By comparison ultraviolet (only the top end from around 3000 Terahertz), X-rays and gamma rays are all classified as ionizing radiation, which is more of a health hazard to humans because it involves changing the basic makeup of atoms in cells (e.g. the DNA molecules inside of cells).

However it normally takes a higher dosage of ionizing radiation before any negative health impacts start to show. For example, your skin will burn from ultraviolet if you spend too long in the sun without protection, but a thin layer of sun cream is all it takes to prevent this and brief expose is not really a concern. Likewise it would take a fair few body scans or flights abroad before you’d need to worry about X-rays.

Crucially the above is not to say that the various different types of non-ionizing radiation cannot still cause you harm, although officially the only recognised health effect is heating and, judging by our inbox, this is where a lot of people tend to get very confused.

Dr Richard Findlay, Society for Radiological Protection’s EMF and Optical Radiation Committee, said:

There are two types of radiation. Ionising is the kind that you get in hospital when you have radiotherapy. Non-ionising radiation is what comes out of phone masts and TV towers. People get confused about adverse health effects.

Cancer is not a recognised health effect as a result of exposure from masts, for example. The only health effect is heating. In terms of a 25 metre mast, that is far enough away from people who are at ground level.”

The other big problem here is that the news media often talks about “radiation” in general terms as a negative, which is unhelpful without some definition as to its type and energy or dosage level. For example, Gamma rays are always harmful but we are naturally surrounded by them, except our daily dosage is minuscule (i.e. not particularly harmful at natural levels) and not even remotely like the colossal dosage levels of an exposed nuclear power core (e.g. see Sky’s Chernobyl TV series).

Wait.. So Are Radio Waves Safe or Not?

When we talk about radio waves here we’re generally covering non-ionizing wireless communication systems like Bluetooth, WiFi, Fixed Wireless Links and Mobile (2G to 5G). However ISPreview.co.uk has had plenty of emails from people who suggest that 5G is dangerous because, for example, a military weapon system may be designed using some of the same frequencies (this highlights a fundamental confusion in understanding).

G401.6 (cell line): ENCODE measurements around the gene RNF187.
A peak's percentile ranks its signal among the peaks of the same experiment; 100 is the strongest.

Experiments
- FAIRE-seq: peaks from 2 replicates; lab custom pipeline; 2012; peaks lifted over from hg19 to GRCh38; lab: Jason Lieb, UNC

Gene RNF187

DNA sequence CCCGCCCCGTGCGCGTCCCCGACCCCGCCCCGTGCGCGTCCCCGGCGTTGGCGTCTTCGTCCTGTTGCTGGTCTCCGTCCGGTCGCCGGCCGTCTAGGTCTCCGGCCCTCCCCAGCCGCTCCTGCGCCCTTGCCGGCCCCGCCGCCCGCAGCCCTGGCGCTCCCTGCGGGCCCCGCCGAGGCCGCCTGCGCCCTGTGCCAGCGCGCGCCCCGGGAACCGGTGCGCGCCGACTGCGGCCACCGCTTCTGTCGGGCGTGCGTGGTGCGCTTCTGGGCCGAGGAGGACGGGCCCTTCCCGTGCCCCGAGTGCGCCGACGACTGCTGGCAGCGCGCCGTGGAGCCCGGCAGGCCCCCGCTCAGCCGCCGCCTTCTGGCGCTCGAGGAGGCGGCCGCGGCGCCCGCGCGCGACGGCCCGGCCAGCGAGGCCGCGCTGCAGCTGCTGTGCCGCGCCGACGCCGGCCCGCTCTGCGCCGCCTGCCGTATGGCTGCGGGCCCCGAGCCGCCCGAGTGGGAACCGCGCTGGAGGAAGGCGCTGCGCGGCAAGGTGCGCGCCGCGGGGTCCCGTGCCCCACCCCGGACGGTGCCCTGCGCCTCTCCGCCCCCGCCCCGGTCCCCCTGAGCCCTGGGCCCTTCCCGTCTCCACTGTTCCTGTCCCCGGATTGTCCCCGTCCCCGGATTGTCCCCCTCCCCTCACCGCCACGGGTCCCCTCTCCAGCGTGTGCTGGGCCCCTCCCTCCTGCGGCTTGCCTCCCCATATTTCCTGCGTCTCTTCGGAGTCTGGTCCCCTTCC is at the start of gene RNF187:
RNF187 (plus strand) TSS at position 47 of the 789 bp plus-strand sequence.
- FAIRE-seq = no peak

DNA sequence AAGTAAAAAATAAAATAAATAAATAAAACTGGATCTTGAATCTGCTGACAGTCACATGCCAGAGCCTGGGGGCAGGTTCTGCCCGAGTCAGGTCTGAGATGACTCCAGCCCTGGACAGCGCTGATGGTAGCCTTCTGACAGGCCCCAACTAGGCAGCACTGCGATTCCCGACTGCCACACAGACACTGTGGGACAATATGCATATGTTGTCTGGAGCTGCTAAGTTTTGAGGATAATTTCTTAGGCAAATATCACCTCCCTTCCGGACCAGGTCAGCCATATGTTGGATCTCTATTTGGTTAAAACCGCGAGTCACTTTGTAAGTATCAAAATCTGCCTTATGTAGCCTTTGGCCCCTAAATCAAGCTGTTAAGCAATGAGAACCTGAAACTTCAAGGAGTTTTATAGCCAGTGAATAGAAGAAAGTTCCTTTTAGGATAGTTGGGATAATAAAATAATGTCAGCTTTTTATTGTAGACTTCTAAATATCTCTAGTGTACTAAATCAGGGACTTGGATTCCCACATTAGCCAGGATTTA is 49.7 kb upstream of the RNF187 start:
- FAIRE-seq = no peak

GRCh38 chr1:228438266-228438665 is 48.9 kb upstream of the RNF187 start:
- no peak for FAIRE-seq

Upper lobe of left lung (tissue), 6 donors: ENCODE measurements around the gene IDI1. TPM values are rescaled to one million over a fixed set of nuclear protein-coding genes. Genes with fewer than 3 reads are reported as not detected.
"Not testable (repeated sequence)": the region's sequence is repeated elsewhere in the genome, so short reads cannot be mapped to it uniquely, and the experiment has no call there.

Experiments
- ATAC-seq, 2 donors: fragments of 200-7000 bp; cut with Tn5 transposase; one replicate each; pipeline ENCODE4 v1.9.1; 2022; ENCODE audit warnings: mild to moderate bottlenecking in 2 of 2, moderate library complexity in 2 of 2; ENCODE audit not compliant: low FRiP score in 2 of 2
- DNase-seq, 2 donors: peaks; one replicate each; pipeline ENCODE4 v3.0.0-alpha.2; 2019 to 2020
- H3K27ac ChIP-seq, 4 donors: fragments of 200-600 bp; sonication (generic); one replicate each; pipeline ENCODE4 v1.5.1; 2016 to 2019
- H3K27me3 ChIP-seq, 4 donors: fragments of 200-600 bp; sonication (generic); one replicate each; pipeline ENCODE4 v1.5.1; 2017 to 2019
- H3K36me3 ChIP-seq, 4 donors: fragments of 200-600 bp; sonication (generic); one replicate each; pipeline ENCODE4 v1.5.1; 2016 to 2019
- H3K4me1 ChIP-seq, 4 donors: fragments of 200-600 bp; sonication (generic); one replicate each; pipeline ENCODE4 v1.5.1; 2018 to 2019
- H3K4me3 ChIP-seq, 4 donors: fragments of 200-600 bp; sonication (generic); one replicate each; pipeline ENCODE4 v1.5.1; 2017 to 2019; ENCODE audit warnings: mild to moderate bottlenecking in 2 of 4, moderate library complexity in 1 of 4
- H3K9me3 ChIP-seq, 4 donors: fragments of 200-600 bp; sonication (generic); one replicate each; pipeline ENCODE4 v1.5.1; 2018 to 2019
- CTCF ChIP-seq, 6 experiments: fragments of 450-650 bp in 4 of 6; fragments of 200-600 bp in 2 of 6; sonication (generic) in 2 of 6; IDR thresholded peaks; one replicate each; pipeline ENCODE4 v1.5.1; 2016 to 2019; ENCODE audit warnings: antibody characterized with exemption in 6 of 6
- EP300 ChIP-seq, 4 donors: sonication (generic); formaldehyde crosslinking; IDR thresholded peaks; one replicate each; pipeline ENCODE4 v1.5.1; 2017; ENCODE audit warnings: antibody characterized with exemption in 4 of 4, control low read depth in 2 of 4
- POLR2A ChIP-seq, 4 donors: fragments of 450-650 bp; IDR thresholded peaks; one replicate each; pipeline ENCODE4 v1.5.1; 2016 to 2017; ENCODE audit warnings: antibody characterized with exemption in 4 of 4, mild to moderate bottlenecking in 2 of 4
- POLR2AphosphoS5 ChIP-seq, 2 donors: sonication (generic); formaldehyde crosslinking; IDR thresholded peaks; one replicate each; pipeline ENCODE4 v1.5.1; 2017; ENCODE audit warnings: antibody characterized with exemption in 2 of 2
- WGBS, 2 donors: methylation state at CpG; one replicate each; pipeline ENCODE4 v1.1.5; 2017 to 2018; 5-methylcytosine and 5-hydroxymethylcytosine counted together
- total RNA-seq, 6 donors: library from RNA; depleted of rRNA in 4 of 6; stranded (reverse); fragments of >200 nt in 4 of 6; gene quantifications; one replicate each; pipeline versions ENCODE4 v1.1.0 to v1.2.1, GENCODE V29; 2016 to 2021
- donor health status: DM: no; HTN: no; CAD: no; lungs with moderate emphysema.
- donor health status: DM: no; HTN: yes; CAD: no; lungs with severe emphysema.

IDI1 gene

Common Radio Bands for Wi-Fi and Mobile

Wi-Fi = 2.4GHz, 5GHz, 6GHz

Mobile (2G – 5G) = 700MHz, 800MHz, 900MHz, 1800MHz, 2.1GHz, 2.3 GHz, 2.6GHz, 3-4GHz

NOTE: 5G mostly uses the same bands as existing UK mobile networks above, although in the future it may harness 24-26GHz or higher (aka – millimeter Waves [mmW]).

The key consideration, in health terms, for any technology using radio spectrum (not just 5G) is the combination with power and distance. This is a bit like how Microwave Ovens (2.45GHz) use the same sort of band as WiFi but obviously they cook (i.e. HEAT) food by using lots of power (800 Watts+) and focusing it at ultra-short-range (a few centimetres).

Such ovens are shielded for safety but a small bit of their radiation will escape during use, which is why they tell you not to touch the oven when it’s running. Obviously you’d need to have a truly horrific death-wish to put your head inside a Microwave Oven while it’s running, although such devices are designed not to work if the door is ever left open.

By comparison WiFi only uses a minuscule fraction of that power (often only a few hundred milliwatts but busy multi-band devices can gobble c.1-2 Watts) to send a signal over an extremely wide area (e.g. your entire house or flat), while most of us sit many metres or even miles away from the source of similar Mobile signals. WiFi signals are thus very weak (energy wise) and soon degrade over a few tens of metres to the point of being unusable (especially if you have a few rooms / walls between you and the router – these reflect and absorb some of the signal, weakening it).